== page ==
Saturday, 10 December 2016

Review - 'Legends of Tomorrow', S02E08 - 'The Chicago Way'





Since the series began, one of the most consistently entertaining aspects of Legends of Tomorrow has been its willingness to fully embrace the absurdity of its own premise. With a team of 'Legends' drawn from the supporting cast of its two 'parent' series, and tossed into a time-travelling space-ship, the true joy of Legends of Tomorrow has often been in simply watching these eccentric characters interact with each other, and respond to the increasingly bizarre situations that they found themselves in.

This definitely counted as a significant positive in the first season, where the team's wild adventures served to balance out the somewhat underwhelming central plot-line – and, it definitely seems to be a trend that has continued into the second season. But, in this second season, though, it seems that we now have the best of both elements – as the continuing adventures of these wildly varied heroes is now combined with some much more compelling villains.

In this episode, in particular, we see the true benefit of that new status quo – as we reach the mid-season finale with a genuinely exciting confrontation between heroes and villains, in 1920s Chicago. With Damian Darhk and Eobard Thawne now seemingly set on allying themselves with the notorious gangster, Al Capone (Isaac Keoughan), the 'Legends' soon come to realise that this must mean that Eliot Ness (Cole Vigue), the man famously responsible for Capone's arrest, is in danger. So, in order to prevent an alteration to the time-line which will see Al Capone eventually use his influence to become mayor of Chicago, the team rush in to prevent this new aberration.

But, of course, things are a little more complicated than that – as, rather than being the true goal, Eliot Ness is really just the bait in a trap intended to draw out the 'Legends'. With the 'Legends' drawn to 1920s Chicago, Eobard Thawne, Damian Darhk, and their newest ally, Malcolm Merlyn, are able to move forward with their true plan – that being to infiltrate the Waverider, and recover the amulet that Sara had been able to steal from Darhk earlier in the season.

Overall, this was a pretty fantastic episode – I might even go as far as claiming that it is the best of the season, so far. Honestly, the only real negative I could point to would be the fact that I would have liked for Al Capone and Eliot Ness to have had a larger role to play in the episode. Though, in saying that, I am well aware of the fact that the episode wasn't really ever intended to be about them. In keeping with the trend set by both The Flash and Arrow, previously, it is clear that the real purpose of this mid-season finale is to put the focus firmly on the season's villains – and, on this point, the episode does a great job.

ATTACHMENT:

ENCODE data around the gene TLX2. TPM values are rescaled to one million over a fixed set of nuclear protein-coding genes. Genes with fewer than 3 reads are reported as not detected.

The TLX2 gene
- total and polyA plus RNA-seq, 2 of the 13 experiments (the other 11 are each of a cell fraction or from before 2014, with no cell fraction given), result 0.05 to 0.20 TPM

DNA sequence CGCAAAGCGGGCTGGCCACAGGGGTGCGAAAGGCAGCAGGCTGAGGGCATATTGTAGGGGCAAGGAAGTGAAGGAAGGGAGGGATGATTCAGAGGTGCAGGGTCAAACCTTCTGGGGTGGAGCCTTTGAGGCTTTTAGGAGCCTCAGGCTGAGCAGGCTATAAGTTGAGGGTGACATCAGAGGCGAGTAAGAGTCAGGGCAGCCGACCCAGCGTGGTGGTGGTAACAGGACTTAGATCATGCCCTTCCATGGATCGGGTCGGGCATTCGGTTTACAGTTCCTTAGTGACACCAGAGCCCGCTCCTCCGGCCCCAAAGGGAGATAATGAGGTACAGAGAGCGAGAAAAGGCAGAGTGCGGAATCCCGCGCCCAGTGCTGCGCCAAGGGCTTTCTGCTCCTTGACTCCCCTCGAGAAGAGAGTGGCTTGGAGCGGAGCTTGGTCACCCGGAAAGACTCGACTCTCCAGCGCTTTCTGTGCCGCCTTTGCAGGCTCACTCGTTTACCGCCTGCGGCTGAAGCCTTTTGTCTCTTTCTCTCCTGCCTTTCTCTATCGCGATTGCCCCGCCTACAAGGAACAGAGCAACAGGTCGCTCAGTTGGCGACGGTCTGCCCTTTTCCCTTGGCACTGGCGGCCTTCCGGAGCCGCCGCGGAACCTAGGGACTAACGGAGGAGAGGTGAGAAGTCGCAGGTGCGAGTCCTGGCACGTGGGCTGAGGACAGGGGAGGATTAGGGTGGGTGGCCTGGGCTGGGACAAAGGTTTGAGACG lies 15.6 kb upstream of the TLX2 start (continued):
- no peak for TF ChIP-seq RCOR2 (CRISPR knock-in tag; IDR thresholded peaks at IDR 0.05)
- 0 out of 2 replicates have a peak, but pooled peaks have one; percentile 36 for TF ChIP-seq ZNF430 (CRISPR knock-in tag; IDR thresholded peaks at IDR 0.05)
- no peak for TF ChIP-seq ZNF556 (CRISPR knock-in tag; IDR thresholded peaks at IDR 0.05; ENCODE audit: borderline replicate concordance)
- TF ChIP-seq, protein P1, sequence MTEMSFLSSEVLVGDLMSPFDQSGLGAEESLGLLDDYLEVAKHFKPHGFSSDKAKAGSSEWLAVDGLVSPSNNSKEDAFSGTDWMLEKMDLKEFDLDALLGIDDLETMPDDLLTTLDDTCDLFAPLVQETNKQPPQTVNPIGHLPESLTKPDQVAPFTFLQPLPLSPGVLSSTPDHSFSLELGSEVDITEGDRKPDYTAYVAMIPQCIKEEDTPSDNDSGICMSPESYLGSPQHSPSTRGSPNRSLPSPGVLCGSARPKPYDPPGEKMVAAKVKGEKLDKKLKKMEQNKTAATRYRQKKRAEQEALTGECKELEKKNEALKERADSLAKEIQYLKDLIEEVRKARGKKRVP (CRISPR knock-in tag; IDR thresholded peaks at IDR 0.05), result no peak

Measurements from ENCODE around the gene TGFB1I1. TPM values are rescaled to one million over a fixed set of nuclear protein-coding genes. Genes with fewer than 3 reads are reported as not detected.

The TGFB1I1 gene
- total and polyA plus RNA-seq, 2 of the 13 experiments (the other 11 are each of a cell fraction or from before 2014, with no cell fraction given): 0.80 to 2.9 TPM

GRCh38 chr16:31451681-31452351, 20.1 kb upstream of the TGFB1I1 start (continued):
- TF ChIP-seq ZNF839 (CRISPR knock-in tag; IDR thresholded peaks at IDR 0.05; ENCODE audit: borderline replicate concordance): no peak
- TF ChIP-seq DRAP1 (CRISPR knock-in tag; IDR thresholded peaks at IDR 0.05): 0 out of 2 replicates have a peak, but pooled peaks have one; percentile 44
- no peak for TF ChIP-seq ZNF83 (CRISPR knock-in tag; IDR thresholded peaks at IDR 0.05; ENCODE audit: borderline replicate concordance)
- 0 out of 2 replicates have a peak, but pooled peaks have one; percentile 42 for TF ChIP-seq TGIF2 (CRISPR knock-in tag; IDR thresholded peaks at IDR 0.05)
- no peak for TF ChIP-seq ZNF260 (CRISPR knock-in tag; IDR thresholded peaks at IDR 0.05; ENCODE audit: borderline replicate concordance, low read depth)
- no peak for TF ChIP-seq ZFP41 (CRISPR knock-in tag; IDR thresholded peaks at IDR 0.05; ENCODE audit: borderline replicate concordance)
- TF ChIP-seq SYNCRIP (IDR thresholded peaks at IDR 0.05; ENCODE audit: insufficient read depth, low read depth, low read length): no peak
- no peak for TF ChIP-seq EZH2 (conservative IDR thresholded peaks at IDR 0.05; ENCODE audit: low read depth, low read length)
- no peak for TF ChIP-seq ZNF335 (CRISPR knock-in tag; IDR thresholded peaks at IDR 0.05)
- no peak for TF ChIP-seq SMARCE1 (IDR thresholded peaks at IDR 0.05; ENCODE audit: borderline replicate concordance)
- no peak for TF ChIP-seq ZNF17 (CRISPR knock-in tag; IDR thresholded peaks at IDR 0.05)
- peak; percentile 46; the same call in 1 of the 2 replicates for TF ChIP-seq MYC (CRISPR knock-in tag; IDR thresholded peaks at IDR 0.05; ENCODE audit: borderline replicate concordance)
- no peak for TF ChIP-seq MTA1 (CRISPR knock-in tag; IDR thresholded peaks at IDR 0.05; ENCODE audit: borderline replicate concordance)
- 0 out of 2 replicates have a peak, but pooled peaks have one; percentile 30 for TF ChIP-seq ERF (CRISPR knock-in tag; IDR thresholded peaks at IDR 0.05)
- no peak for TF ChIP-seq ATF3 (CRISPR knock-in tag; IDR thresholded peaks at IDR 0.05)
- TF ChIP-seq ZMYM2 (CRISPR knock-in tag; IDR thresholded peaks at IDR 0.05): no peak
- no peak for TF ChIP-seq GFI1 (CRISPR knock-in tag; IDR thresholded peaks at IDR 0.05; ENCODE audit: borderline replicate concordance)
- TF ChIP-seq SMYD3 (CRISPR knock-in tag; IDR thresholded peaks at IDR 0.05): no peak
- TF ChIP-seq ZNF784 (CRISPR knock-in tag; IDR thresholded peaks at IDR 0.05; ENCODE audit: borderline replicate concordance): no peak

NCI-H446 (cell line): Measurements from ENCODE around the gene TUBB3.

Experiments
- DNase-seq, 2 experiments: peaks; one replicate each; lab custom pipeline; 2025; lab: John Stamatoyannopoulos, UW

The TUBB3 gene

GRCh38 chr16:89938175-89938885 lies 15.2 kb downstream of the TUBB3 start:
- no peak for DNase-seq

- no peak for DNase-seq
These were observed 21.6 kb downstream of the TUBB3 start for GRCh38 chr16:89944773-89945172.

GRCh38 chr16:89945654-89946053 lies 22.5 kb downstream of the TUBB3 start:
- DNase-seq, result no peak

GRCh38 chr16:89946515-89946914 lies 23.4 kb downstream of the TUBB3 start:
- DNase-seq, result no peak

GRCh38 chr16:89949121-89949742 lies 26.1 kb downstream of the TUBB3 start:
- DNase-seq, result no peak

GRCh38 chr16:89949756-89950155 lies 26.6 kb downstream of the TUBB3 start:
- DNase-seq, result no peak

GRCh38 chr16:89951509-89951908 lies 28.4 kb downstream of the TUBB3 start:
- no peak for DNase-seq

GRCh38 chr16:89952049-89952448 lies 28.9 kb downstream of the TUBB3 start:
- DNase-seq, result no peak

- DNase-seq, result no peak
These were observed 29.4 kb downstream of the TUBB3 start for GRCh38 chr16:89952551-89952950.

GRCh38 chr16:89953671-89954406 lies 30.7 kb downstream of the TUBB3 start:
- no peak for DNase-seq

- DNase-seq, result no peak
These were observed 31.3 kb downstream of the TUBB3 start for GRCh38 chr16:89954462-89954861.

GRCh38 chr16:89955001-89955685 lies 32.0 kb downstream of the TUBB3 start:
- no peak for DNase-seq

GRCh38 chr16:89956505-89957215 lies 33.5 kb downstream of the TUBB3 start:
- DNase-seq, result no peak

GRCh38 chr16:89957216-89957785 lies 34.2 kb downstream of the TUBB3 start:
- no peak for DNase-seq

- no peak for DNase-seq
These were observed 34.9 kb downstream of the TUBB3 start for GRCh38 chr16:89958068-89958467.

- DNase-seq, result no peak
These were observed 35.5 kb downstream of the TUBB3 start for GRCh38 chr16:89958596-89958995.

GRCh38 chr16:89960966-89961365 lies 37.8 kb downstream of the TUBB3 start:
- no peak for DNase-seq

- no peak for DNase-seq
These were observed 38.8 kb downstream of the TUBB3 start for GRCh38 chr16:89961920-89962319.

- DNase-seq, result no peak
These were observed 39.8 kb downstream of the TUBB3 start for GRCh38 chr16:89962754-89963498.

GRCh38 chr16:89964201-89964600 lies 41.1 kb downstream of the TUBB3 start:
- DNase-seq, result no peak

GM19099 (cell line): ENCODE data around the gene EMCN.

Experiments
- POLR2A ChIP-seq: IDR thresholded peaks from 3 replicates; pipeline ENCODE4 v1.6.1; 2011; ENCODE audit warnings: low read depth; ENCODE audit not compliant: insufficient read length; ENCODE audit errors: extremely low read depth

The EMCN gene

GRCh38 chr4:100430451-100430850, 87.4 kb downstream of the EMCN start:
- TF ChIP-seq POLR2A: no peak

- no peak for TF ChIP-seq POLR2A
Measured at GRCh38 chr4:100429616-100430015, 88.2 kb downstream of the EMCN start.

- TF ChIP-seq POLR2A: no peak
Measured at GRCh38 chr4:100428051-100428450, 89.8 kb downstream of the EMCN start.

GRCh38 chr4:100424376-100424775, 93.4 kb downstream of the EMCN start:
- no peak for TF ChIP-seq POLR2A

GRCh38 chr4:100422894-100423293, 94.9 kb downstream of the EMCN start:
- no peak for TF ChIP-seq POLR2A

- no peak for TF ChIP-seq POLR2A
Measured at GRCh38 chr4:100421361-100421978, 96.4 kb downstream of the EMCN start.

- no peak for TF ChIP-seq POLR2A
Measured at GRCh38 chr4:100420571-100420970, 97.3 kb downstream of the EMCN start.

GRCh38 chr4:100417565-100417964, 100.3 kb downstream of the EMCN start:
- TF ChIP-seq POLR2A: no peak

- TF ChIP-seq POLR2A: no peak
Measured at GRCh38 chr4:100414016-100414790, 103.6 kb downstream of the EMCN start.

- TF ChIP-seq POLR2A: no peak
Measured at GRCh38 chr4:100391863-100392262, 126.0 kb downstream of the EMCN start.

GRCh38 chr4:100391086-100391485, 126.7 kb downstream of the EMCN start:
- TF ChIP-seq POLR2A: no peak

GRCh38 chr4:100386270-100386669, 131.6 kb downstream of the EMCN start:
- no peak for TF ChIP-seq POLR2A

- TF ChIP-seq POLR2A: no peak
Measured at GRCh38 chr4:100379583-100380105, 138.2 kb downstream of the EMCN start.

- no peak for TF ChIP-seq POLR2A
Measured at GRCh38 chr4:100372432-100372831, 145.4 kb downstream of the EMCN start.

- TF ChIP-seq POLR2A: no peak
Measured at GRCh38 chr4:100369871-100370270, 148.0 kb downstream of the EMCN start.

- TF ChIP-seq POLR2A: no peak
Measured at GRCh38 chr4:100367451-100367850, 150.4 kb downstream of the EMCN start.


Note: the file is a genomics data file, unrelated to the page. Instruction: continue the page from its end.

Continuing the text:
The issues of how, or even why, Malcolm Merlyn would come to join this villainous team-up isn't explored in any great detail, of course – but, in the end, that hardly seems to matter. It's enough to assume that he has his reasons – and, that his being there gives us the opportunity to enjoy John Barrowman's portrayal of the charismatic villain in a very different context. Damian Darhk, too, has some truly great moments throughout this episode – with Neal McDonough's already well-proven blend of charm and menace once again on display. Of the three, though, it is Eobard Thawne who benefits the most from this episode – with Matt Letscher continuing the mark the role his own.

Of course, the big draw of the episode would have to be the action sequence that results, once the villains are able to successfully force their way onto the Waverider – with a brief, though very entertaining, confrontation between Sara Lance and Malcolm Merlyn only just being upstaged by the team's struggles against Thawne. Possibly the most interesting part of the Reverse-Flash's inclusion in this season of Legends of Tomorrow is the opportunity to see exactly how dangerous and over-powering a speedster truly is from another point of view – with the heroes seeming clearly overwhelmed, and outclassed, by Eobard Thawne.

One other element of this episode that, I have to admit, I wasn't entirely sure about was the surprising appearance of Wentworth Miller as Leonard Snart. It had already been revealed that the character would be returning in some form, of course – but, the manner in which he returned left me feeling a bit confused. The idea that he would appear as a hallucination of Mick Rory's, seemingly there just to question his commitment to the team, just didn't work for me. At the same time, though, I was left wondering if there may actually be more to Snart's strange reappearance than there appears to be. It is, afterall, notable that both The Flash and Arrow also featured the surprising return of previously dead characters – with the appearance of Cisco's brother, Dante, actually serving as a fairly important plot-point for the mid-season finale of The Flash. It is interesting to think that these appearances could actually be connected, in some way – and that they could, possibly, hint at a more subtle cross-over element. But, of course, there's no real indication of that, beyond my own speculation – so, I could just be reading too much into it. For now, though, I suppose I just have to reserve judgement.

Overall, though, this was a fantastic way to bring the the second season of Legends of Tomorrow to its mid-season break. There is definitely a lot to look forward to – with some clear hints about what the still not entirely formed 'Legion of Doom' has planned, and even the surprising reappearance of Rip Hunter, at the very end. It's definitely enough to leave me feeling very impatient for the show's return, early next year.

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